USS Wasp arrives in Crete, bringing 1,900 Marines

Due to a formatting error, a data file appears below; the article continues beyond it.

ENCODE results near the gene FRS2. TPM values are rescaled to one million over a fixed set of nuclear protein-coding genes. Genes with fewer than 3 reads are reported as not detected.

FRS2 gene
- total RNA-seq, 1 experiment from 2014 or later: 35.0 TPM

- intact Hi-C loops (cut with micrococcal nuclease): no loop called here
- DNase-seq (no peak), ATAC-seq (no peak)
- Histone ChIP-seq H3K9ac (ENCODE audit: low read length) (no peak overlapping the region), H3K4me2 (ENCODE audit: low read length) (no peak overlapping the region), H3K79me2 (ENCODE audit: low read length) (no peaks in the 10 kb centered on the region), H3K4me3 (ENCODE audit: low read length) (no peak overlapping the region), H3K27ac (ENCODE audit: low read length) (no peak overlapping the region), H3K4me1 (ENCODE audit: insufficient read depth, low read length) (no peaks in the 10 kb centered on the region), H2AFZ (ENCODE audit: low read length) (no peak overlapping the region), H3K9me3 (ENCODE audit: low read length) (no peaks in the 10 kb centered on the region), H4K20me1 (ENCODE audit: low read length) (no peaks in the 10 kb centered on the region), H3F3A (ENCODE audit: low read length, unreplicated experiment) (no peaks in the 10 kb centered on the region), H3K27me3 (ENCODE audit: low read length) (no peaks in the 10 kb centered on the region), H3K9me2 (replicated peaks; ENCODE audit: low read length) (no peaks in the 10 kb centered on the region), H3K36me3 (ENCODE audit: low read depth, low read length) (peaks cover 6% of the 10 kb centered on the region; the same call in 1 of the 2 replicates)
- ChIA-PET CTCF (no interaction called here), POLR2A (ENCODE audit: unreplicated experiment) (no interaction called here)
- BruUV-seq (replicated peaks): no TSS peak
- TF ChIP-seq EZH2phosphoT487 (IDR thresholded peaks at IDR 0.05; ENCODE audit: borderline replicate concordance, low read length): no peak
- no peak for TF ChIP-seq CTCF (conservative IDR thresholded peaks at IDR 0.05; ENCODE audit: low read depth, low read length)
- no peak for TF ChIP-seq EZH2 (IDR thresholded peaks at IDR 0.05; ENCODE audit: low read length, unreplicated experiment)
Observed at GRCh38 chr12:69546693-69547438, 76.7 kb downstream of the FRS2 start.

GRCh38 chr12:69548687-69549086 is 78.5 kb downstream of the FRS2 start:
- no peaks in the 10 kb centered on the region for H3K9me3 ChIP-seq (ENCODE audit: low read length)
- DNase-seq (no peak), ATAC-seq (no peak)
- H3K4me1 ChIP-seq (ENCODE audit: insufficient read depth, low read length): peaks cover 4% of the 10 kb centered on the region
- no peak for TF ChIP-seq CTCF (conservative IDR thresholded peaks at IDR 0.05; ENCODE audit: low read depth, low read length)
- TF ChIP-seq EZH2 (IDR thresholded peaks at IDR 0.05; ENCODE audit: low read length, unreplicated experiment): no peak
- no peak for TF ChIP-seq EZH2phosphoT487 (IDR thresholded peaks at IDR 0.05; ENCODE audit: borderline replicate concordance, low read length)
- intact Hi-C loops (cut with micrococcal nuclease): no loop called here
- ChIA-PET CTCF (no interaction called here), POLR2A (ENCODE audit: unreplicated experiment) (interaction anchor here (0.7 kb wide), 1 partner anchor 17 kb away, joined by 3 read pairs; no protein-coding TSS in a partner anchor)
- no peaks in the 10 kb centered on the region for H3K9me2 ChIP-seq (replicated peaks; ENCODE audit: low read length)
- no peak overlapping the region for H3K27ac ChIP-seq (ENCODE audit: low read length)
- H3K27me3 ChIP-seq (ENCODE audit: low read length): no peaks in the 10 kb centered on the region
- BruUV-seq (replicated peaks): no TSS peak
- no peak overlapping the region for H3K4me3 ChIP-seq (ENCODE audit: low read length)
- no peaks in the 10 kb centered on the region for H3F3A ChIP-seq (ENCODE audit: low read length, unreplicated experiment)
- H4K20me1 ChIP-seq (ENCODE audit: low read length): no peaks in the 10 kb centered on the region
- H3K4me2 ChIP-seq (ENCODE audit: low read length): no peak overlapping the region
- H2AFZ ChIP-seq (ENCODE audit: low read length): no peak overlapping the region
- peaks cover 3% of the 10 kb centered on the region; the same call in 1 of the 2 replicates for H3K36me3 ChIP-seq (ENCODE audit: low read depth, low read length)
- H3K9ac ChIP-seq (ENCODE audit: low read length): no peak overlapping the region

Some 4,000 US troops landed on the Mediterranean island of Crete yesterday as three US Navy ships comprising an «amphibious ready group» docked at the port facilities of the US naval base at Souda Bay, according to a US base official. The USS Wasp, one of the United States of America’s newest and largest amphibious assault ships and the group’s flagship, arrived at Souda Bay yesterday morning carrying 1,900 Marines of the 22nd Marine Expeditionary Unit (MEU) and a crew of 1,100. On Sunday, the other two ships that make up the amphibious group arrived. These are the USS Trenton and the USS Oak Hill, which are used to transport landing craft, amphibious vehicles and helicopters. An additional 500 Marines are deployed on the USS Oak Hill, while the ships each have crews of 500 sailors. The ships came through the Strait of Gibraltar and are currently deployed in the Mediterranean under the command of the US Sixth Fleet. The Souda Bay port of call will last a couple of days. Commissioned in July 1989, the USS Wasp is 844 feet (253 meters) long and has a beam of 106 feet (31.8 meters). Its 900-foot-long deck supports 42 CH-46 Sea Knight helicopters, five AV-8B Harrier attack planes and six ASW helicopters. The ship has medical facilities capable of providing intensive medical care to some 600 casualties. This is the second time that members of the 22nd MEU, currently aboard the USS Wasp, have landed in Crete, as some of them were assigned to the amphibious assault ship USS Battan when it made a visit to the Mediterranean island back on January 2000. The Marine unit is «special operations capable (SOC),» meaning it has the ability and authorization to carry out missions that only special forces teams, such as the Delta Force, are assigned. The US naval base at Souda Bay is the last remaining US military base in Greece since the closure in the early 1990s of the two US Air Force bases, in Hellenikon near Athens and at Iraklion on Crete. The base includes the facilities of a long deep port, large enough to harbor most of the US Sixth Fleet, and an airfield outside the western Cretan city of Hania. Strategically located just 320 kilometers (200 miles) north of Libya, the base is on the front line of surveillance of North Africa, supporting navy EP-3 and air force RC-135 reconnaissance planes. The Souda Bay base had harbored for a couple of days from February 27, the aircraft carrier John F. Kennedy, the ship which last year on New Year’s Day was named the «Carrier of the New Millennium.» A day after leaving Crete, the pilot of an F-14 Tomcat died when the jet plunged into the Mediterranean Sea, 50 nautical miles (80 kilometers) south of the island. The fighter jet had just left the flight deck during a routine training exercise.

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